In total, 174 observations were rated by 46 respondents. Analysis showed that money was an important factor independently associated with respondents’ willingness to participate. Receiving a bonus seemed to be associated with a higher willingness to participate, but having to pay was negatively associated with participation in the lifestyle intervention.
Conjoint analysis results suggest that financial considerations may influence willingness to participate in lifestyle intervention programs. Financial disincentives in the form of copayments might discourage participation. Although the positive impact of bonuses is smaller than the negative impact of copayments, bonuses could still be used to encourage willingness to participate.
PMCID: PMC3218115  PMID: 22114468
incentives; bonus; copayment; conjoint analysis; willingness to participate
11.  Differences in quality of life of hemodialysis patients between dialysis centers 
Quality of Life Research  2011;21(2):299-307.
Hemodialysis patients undergo frequent and long visits to the clinic to receive adequate dialysis treatment, medical guidance, and support. This may affect health-related quality of life (HRQOL). Although HRQOL is a very important management aspect in hemodialysis patients, there is a paucity of information on the differences in HRQOL between centers. We set out to assess the differences in HRQOL of hemodialysis patients between dialysis centers and explore which modifiable center characteristics could explain possible differences.
This cross-sectional study evaluated 570 hemodialysis patients from 24 Dutch dialysis centers. HRQOL was measured with the Kidney Disease Quality Of Life-Short Form (KDQOL-SF).
After adjustment for differences in case-mix, three HRQOL domains differed between dialysis centers: the physical composite score (PCS, P = 0.01), quality of social interaction (P = 0.04), and dialysis staff encouragement (P = 0.001). These center differences had a range of 11–21 points on a scale of 0–100, depending on the domain. Two center characteristics showed a clinical relevant relation with patients’ HRQOL: dieticians’ fulltime-equivalent and the type of dialysis center.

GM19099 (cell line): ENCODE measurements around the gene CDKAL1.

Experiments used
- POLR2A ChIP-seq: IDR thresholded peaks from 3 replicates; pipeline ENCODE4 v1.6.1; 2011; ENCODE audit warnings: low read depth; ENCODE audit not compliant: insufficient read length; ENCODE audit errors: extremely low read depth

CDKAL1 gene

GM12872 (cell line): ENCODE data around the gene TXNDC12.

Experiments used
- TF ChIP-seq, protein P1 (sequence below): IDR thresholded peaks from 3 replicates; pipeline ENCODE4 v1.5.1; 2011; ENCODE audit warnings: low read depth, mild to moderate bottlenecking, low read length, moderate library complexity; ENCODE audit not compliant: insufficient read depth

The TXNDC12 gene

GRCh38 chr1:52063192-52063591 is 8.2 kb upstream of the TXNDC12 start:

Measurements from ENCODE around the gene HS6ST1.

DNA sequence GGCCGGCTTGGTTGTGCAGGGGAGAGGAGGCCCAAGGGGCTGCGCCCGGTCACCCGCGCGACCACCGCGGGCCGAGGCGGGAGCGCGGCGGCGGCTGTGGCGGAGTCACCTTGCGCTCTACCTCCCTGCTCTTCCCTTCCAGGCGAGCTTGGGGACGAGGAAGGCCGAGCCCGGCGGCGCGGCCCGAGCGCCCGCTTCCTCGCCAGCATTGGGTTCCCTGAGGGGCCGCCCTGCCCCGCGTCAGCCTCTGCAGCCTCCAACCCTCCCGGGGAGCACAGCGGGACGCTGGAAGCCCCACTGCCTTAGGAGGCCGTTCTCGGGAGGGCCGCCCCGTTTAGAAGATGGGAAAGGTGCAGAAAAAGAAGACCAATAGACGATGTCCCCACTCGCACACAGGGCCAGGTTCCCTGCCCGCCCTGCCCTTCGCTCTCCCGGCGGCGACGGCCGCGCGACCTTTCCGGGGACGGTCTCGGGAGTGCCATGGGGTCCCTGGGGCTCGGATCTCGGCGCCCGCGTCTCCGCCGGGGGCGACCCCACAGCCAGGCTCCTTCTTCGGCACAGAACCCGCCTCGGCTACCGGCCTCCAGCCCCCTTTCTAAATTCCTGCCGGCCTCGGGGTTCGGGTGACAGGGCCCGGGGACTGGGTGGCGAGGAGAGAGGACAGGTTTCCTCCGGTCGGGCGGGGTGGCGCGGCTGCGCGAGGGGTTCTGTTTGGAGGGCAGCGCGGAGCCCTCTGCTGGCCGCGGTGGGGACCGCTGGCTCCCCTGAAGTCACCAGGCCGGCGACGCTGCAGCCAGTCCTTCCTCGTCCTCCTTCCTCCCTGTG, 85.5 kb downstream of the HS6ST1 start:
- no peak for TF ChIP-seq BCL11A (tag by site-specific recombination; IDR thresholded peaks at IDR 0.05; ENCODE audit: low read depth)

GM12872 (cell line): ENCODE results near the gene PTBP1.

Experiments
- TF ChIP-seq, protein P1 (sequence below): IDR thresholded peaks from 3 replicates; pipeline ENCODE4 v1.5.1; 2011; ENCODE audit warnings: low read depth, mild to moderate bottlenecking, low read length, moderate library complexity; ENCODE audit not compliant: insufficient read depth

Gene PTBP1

This study showed that clinical relevant differences exist between dialysis centers in multiple HRQOL domains. This is especially remarkable as hemodialysis is a highly standardized therapy.
PMCID: PMC3276757  PMID: 21633878
Quality of life; Center differences; Hemodialysis; Dialysis staff encouragement
12.  Cost-Effectiveness of Preoperative Screening and Eradication of Staphylococcus aureus Carriage 
PLoS ONE  2011;6(5):e14815.
Preoperative screening for nasal S. aureus carriage, followed by eradication treatment of identified carriers with nasal mupirocine ointment and chlorhexidine soap was highly effective in preventing deep-seated S. aureus infections. It is unknown how cost-effectiveness of this intervention is affected by suboptimal S. aureus screening. We determined cost-effectiveness of different preoperative S. aureus screening regimes.
We compared different screening scenarios (ranging from treating all patients without screening to treating only identified S. aureus carriers) to the base case scenario without any screening and treatment. Screening and treatment costs as well as costs and mortality due to deep-seated S. aureus infection were derived from hospital databases and prospectively collected data, respectively.